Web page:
Pre-Start Health & Safety Reviews (PHSRs)
A Pre-Start Health and Safety Review is required to be performed as per Section 7 of Regulation 851, R.R.O. 1990 under the Occupational Health and Safety Act R.S.O, 1990 which states that a new apparatus, structure or protective element is to be constructed, added or installed or a new process at your plant must be reviewed by a Professional Engineer to ensure compliance with the applicable codes and safety standards.
What is a Pre-Start Health and Safety Review (PHSR)?
Prior to any worker being permitted to operate any machinery, equipment, or a process in a hazardous environment, an employer is responsible for ensuring that a thorough report is prepared that shows that the equipment is safe. This PHSR report is required to review all of the relevant regulations pertaining to that particular type of equipment.
Where in the workplace do PHSRs apply?
PHSRs must be completed when:
a new “apparatus”, structure, or “protective element” is to be constructed, added or installed, or a new process is to be used; or
an existing “apparatus”, structure, “protective element”, or process is to be modified and to comply with applicable provisions whereby either:
new or modified engineering controls are used
other new or modified measures are used, or
a combination of new, existing or modified engineering controls and other new or modified measures are used.
Who can perform a PHSR?
As mandated by the OHSA, the review must be conducted by a Professional Engineer (licensed by the province) that possesses special expert or professional knowledge or qualifications.
Is a PHSR review always required?
Pre-Start Health and Safety review is mandatory to ensure that the design & control requirements for electrical, mechanical, pneumatic or hydraulic systems are met. The purpose of the review is to identify and eliminate hazards by reliable control using proper safety devices.
As outlined by the regulations in the OHSA, there are certain exceptions whereby a PHSR conducted by a Professional Engineer is not required. In such situations, the employer is responsible for ensuring that an exemption is properly completed. This includes keeping and maintaining documents establishing the exemption, and making them readily accessible in the workplace for as long as the equipment remains in existence.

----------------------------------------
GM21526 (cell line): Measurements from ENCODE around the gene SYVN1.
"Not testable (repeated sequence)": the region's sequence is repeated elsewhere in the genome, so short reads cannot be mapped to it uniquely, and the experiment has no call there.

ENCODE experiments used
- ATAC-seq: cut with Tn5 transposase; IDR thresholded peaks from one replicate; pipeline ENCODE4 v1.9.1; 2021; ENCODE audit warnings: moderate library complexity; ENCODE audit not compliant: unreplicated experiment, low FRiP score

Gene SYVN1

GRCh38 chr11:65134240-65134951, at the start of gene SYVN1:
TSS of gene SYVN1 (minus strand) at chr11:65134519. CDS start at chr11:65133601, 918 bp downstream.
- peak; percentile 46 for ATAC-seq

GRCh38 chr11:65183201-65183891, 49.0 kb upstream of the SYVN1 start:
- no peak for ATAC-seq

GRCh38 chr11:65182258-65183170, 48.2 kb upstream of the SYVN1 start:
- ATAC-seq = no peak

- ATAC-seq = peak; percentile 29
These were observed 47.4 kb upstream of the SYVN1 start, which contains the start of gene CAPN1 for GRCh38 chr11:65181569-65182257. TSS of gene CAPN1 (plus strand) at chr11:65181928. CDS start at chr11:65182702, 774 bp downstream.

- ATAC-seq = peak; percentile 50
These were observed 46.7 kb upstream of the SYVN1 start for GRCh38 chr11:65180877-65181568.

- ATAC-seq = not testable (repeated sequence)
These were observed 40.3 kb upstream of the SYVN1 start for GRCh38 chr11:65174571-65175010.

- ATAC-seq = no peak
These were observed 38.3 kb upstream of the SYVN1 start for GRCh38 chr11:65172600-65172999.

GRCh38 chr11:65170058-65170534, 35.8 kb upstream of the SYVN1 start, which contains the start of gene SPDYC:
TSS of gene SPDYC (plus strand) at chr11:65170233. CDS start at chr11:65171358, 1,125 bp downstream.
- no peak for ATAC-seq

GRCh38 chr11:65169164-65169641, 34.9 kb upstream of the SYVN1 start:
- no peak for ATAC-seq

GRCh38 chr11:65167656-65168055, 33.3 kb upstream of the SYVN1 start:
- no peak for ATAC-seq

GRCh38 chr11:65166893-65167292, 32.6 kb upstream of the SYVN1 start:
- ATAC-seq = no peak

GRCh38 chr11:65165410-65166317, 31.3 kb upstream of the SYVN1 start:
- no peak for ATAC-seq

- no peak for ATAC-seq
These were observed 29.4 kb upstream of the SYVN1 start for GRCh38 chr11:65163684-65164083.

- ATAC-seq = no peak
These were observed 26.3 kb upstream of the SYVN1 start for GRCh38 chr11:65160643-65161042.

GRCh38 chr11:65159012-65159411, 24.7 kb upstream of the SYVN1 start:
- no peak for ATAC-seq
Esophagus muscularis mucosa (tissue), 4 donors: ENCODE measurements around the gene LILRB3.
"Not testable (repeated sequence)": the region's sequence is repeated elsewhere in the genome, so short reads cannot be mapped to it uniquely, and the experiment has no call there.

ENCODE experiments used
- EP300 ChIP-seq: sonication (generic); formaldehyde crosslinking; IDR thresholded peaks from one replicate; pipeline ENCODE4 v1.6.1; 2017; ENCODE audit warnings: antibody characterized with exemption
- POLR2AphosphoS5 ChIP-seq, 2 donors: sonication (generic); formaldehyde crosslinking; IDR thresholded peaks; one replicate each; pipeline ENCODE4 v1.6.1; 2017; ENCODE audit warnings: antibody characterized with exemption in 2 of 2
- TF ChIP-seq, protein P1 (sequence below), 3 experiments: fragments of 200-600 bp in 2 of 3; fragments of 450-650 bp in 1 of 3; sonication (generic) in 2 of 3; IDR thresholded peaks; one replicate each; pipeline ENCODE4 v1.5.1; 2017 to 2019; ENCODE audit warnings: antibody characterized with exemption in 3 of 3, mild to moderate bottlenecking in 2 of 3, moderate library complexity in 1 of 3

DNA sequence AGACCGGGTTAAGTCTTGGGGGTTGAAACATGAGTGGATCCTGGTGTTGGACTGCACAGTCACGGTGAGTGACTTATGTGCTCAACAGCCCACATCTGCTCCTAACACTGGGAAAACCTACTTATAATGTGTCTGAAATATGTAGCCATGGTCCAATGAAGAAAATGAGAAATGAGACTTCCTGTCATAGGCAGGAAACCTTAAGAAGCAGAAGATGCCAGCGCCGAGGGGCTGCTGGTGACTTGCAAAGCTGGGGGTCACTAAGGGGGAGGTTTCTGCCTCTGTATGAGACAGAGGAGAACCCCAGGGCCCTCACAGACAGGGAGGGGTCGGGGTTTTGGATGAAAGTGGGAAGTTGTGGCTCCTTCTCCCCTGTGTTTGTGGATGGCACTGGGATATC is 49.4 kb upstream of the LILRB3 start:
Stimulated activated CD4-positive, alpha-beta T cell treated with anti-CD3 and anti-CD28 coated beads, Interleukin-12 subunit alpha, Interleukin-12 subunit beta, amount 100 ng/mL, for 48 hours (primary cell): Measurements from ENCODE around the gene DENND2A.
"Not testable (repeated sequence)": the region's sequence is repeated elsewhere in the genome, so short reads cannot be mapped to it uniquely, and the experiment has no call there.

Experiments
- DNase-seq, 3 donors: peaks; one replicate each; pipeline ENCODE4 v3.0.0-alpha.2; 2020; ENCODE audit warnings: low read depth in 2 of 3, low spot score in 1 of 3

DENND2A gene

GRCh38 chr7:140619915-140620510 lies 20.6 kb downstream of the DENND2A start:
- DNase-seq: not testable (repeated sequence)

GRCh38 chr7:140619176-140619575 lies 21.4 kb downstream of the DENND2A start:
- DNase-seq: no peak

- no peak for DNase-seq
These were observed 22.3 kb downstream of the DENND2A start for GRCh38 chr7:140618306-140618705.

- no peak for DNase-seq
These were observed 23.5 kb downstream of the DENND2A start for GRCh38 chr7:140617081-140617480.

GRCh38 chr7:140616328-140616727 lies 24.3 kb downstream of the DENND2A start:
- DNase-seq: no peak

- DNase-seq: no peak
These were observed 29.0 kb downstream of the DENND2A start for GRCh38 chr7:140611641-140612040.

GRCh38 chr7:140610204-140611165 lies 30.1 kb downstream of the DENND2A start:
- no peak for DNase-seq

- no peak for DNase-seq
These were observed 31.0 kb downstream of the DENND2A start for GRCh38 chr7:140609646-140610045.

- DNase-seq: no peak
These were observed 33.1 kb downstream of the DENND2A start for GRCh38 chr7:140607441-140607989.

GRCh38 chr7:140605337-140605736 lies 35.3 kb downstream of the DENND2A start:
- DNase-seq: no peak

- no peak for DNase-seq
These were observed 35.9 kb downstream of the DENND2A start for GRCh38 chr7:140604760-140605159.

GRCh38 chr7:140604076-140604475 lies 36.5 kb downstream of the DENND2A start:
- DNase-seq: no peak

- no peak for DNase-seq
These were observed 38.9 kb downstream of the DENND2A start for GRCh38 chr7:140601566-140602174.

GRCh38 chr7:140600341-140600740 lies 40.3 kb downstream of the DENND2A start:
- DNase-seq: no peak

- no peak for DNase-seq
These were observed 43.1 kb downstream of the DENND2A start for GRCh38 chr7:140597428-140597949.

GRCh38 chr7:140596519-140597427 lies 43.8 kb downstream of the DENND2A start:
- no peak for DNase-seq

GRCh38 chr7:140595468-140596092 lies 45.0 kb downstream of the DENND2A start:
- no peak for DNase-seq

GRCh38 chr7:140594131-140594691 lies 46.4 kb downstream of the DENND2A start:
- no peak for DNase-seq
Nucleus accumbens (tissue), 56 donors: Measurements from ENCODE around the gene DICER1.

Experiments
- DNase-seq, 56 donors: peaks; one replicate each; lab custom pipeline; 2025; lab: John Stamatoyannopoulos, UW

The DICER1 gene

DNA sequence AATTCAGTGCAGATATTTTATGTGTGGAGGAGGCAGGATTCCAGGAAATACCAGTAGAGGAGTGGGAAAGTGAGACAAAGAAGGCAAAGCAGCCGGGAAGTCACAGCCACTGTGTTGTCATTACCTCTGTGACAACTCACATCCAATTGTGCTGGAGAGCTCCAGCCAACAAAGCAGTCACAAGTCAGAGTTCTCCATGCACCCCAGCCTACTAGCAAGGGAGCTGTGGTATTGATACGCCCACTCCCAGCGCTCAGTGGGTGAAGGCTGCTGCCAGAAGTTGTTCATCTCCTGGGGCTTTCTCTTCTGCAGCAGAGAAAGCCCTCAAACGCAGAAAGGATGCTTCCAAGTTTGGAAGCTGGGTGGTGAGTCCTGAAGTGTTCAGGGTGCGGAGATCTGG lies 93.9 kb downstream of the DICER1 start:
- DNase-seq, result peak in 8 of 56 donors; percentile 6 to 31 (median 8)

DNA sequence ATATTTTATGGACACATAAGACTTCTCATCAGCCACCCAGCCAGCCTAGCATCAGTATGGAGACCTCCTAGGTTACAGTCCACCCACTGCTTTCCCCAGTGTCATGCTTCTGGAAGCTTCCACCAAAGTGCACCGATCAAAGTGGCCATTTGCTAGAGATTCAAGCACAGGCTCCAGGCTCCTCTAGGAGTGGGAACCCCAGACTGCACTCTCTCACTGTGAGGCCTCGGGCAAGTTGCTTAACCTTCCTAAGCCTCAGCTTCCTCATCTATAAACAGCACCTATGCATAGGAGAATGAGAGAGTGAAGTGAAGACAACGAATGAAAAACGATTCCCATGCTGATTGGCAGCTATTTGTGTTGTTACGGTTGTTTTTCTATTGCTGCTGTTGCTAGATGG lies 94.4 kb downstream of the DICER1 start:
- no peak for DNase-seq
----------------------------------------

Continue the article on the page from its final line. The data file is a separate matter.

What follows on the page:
What happens with the PHSR documents upon completion of a review?
Upon the satisfactory completion of a PHSR, the employer is required to:
Ensure that the report is kept readily accessible in the workplace (including any supporting documentation).
Ensure that the report is provided to their Joint Health and Safety Committee for review prior to the operation of the equipment.
What are some typical applications whereby a PHSR is completed?
The criteria that triggers the requirement for a PHSR is fairly detailed, and varies depending on the circumstances. In industry, any equipment whether new or modified, fitted with the following protective elements usually requires a PHSR:
Safeguarding devices that signal the apparatus to stop (i.e. safety light curtains, area scanning systems, two-hand control systems, etc.)
Physical barriers or safety fence that use interlocking mechanical or electrical safeguarding devices (i.e. key entry systems)
Safety circuits should be hardwired or controlled by a safety PLC
Safety circuits should be properly designed for the application (i.e. typically dual channel or control reliable)
Safety guarding must be the correct: height, distance away from equipment, correct size openings
Equipment must be fitted with a safe entry mechanism
Pneumatic / hydraulic circuits must be functionally safe during power out and equipment entry situations (i.e. de-energized to prevent injury)
Equipment must be designed to safely withstand load capacities
Safeguards must be failsafe - tolerant of single faults that may occur
The above examples are only a select few that must be considered during a PHSR. An assessment of these types of applications would involve a review of established standards and regulations (i.e. ANSI, CSA, MOL, ISO, etc.) as well as the professional expertise and experience of the reviewer.
What are my responsibilities and obligations as an Employer?
An owner, lessee, or employer, should follow a systematic procedure when considering any piece of equipment for a PHSR. An overview of this process is illustrated in the flow chart below. It is the obligation of the employer to follow the principles of due diligence and take all necessary steps to ensure safety.
What is Due Diligence?
Due diligence is a management strategy to protect workers and prevent accidents, as well as reduce financial and legal risk. It involves the establishment and maintenance of a corporate system that manages health and safety in the workplace. In exercising due diligence, an employer is essentially showing that they have taken all necessary and reasonable precautions to avoid a particular incident. Often, in a legal sense, due diligence is used as a successful defence; however, a statutory due diligence defence does not cover all charges under the OHSA. In other words, it is important for an employer to demonstrate the use of due diligence to ensure safety, but does not guarantee immunity from the regulations of the OHSA.
In cases where defences of due diligence have been successfully demonstrated, the accused party has
assessed the risk of exposure to identified hazards
implemented controls, where necessary, to minimize the risk of exposure
communicated the hazards, risks, and controls, to workers
monitored workers, work practices, and the workplace, for hazards
corrected unsafe work practices and remedied hazardous situations